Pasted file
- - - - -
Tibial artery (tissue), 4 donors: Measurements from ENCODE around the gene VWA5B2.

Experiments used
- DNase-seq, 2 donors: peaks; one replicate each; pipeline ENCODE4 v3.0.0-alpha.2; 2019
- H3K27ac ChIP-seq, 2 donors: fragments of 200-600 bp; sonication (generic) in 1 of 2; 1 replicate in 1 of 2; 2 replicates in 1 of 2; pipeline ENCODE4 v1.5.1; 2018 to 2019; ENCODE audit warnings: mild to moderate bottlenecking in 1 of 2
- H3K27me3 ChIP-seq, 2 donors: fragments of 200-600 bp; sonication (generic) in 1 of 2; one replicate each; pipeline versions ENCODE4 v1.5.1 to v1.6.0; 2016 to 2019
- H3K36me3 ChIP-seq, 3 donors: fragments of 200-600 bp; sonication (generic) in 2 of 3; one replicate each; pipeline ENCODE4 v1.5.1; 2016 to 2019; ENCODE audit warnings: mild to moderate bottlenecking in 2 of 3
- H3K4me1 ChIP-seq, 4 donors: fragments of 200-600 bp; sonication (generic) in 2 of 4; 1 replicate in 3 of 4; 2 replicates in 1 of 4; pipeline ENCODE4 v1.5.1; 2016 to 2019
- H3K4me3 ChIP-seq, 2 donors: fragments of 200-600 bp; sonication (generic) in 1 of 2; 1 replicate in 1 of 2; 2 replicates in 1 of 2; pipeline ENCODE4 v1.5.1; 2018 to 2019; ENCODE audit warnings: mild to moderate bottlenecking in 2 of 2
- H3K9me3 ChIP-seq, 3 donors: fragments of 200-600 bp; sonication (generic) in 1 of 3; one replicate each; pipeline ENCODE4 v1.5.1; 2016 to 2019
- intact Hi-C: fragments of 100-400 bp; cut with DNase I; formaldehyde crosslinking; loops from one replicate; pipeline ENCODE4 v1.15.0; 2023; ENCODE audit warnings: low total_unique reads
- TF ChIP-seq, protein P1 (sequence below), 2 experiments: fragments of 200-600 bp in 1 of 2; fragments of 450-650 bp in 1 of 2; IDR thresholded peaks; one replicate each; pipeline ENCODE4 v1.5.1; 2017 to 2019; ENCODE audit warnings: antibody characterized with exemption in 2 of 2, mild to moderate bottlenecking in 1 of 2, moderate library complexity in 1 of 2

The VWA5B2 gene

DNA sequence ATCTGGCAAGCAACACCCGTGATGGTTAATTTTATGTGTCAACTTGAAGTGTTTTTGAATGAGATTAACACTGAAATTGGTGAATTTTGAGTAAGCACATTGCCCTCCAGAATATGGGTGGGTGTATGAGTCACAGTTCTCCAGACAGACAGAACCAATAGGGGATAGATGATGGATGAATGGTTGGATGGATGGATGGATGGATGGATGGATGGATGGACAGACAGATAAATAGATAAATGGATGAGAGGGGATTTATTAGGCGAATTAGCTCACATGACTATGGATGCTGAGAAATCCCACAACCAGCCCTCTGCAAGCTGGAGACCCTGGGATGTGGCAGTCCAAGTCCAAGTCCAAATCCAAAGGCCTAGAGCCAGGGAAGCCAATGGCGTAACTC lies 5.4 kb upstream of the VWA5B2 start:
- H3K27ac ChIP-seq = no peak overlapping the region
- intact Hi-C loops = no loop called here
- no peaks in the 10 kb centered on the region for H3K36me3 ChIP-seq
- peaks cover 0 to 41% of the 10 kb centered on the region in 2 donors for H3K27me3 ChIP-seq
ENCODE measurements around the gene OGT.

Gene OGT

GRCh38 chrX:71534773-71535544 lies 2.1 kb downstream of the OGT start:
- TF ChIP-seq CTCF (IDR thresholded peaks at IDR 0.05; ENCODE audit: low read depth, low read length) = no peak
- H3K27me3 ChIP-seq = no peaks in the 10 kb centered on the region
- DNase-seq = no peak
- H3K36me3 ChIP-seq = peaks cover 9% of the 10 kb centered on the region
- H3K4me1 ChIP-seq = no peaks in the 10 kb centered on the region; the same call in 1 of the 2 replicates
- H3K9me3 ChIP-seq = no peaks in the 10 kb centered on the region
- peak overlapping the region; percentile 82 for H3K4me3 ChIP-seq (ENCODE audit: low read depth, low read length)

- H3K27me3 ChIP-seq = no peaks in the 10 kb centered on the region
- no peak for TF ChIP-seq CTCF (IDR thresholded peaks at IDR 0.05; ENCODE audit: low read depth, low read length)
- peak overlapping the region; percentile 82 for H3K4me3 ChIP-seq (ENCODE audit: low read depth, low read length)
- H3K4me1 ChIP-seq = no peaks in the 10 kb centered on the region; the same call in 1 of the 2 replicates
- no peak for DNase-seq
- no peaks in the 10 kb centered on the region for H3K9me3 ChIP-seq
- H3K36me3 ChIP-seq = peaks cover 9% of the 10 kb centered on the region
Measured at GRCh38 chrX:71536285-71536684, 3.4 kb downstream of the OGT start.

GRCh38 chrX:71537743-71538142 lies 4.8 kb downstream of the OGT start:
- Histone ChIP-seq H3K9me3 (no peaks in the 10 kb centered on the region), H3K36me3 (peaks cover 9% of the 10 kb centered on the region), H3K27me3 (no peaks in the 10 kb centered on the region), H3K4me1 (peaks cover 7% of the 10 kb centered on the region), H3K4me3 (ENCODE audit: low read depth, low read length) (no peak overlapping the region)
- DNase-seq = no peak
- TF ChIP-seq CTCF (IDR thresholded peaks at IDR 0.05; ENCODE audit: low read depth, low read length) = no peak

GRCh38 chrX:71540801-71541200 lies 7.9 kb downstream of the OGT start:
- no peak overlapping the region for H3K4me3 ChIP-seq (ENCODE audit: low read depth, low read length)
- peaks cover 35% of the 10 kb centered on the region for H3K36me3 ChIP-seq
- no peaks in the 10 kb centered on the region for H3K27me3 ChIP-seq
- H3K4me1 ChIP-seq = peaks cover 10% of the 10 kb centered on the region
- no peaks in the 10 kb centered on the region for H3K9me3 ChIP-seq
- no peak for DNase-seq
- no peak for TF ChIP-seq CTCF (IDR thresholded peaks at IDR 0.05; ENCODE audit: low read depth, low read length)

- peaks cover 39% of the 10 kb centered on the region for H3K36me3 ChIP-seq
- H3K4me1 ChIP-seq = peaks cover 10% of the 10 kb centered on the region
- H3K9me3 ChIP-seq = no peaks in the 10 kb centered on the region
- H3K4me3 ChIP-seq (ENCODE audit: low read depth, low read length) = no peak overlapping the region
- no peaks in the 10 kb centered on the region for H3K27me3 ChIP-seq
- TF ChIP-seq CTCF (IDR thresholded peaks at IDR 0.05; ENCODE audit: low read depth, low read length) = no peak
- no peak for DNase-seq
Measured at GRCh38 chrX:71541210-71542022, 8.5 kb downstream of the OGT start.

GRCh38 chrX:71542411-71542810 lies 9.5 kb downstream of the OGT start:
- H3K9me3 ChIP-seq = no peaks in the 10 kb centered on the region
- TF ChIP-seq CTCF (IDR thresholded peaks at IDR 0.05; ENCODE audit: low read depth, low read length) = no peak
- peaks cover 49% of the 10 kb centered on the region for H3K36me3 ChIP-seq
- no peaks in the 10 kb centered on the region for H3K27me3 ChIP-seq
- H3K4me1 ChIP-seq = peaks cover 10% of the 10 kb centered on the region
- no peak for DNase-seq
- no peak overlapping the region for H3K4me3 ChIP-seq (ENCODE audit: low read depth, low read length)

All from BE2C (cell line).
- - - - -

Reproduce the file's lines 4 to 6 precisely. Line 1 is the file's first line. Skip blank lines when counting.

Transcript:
- H3K27ac ChIP-seq, 2 donors: fragments of 200-600 bp; sonication (generic) in 1 of 2; 1 replicate in 1 of 2; 2 replicates in 1 of 2; pipeline ENCODE4 v1.5.1; 2018 to 2019; ENCODE audit warnings: mild to moderate bottlenecking in 1 of 2
- H3K27me3 ChIP-seq, 2 donors: fragments of 200-600 bp; sonication (generic) in 1 of 2; one replicate each; pipeline versions ENCODE4 v1.5.1 to v1.6.0; 2016 to 2019
- H3K36me3 ChIP-seq, 3 donors: fragments of 200-600 bp; sonication (generic) in 2 of 3; one replicate each; pipeline ENCODE4 v1.5.1; 2016 to 2019; ENCODE audit warnings: mild to moderate bottlenecking in 2 of 3